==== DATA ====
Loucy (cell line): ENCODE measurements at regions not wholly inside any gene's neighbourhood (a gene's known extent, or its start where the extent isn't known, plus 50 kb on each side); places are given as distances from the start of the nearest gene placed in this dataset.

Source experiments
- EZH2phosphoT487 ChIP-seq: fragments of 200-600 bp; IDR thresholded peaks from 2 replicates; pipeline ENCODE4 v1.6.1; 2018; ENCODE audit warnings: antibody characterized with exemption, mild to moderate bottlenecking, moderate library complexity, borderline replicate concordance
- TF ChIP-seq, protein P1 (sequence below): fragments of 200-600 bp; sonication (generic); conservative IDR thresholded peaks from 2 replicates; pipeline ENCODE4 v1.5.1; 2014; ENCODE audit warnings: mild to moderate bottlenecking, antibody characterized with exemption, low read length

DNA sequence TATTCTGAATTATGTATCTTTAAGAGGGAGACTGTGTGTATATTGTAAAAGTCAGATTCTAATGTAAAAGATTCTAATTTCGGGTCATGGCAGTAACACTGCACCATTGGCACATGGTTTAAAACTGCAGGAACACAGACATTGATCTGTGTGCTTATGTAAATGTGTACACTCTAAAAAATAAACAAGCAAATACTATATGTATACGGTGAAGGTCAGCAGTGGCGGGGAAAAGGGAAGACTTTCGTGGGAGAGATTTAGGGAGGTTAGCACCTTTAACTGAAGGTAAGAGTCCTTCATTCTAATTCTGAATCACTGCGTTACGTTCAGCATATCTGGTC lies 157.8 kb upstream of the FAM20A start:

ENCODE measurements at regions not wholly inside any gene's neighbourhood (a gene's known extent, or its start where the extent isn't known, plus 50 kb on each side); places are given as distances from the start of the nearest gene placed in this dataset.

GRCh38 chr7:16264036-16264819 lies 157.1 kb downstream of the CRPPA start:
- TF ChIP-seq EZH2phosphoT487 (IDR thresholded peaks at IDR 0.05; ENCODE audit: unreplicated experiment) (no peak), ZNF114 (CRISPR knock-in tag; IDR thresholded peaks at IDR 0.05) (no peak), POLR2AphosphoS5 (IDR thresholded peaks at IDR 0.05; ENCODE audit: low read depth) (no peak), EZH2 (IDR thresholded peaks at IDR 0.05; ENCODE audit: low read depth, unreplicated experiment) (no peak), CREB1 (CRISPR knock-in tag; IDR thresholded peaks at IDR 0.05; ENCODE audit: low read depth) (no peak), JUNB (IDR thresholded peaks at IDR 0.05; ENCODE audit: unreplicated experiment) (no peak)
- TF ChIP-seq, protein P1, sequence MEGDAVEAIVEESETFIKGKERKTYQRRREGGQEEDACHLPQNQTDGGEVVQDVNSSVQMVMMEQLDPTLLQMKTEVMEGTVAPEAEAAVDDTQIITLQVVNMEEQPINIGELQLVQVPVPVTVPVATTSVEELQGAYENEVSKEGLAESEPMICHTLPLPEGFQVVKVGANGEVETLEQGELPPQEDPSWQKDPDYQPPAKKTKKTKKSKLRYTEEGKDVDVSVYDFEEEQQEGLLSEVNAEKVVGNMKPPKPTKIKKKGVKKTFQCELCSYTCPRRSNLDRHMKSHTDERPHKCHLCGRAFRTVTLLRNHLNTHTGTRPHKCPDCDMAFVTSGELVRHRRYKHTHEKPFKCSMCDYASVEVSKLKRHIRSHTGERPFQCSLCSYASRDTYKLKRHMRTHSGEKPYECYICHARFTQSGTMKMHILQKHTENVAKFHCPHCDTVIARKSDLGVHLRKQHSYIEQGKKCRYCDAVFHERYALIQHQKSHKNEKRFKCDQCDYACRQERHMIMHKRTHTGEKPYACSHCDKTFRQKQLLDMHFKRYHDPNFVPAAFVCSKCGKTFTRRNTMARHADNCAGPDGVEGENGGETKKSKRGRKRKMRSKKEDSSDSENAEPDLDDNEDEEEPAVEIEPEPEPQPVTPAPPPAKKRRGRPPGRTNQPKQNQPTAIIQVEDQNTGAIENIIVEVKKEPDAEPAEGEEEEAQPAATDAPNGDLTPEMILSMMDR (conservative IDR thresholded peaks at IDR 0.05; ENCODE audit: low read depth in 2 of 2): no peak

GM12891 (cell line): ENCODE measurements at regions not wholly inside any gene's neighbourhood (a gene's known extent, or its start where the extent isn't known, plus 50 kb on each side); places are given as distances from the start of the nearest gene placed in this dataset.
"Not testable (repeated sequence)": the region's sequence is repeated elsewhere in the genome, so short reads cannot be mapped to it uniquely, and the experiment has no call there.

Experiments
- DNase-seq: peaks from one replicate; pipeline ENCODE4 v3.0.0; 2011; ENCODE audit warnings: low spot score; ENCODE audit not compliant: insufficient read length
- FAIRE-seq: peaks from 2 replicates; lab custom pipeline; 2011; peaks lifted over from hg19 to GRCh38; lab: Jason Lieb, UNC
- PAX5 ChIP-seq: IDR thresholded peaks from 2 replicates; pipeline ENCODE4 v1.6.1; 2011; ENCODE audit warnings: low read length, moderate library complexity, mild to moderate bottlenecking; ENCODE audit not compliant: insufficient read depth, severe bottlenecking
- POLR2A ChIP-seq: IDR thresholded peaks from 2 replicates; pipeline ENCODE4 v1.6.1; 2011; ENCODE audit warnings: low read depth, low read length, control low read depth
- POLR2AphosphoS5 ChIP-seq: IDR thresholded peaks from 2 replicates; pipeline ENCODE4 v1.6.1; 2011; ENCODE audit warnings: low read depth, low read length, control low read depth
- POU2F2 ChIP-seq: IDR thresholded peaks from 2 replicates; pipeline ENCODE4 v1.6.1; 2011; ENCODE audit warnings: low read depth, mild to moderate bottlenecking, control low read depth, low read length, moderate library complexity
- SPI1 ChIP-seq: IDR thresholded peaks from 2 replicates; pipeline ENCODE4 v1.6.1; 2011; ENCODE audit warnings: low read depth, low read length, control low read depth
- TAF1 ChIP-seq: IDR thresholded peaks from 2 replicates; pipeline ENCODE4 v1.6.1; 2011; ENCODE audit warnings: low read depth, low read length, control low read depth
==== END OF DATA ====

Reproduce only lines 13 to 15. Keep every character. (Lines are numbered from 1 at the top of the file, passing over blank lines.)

- DNase-seq: peaks from one replicate; pipeline ENCODE4 v3.0.0; 2011; ENCODE audit warnings: low spot score; ENCODE audit not compliant: insufficient read length
- FAIRE-seq: peaks from 2 replicates; lab custom pipeline; 2011; peaks lifted over from hg19 to GRCh38; lab: Jason Lieb, UNC
- PAX5 ChIP-seq: IDR thresholded peaks from 2 replicates; pipeline ENCODE4 v1.6.1; 2011; ENCODE audit warnings: low read length, moderate library complexity, mild to moderate bottlenecking; ENCODE audit not compliant: insufficient read depth, severe bottlenecking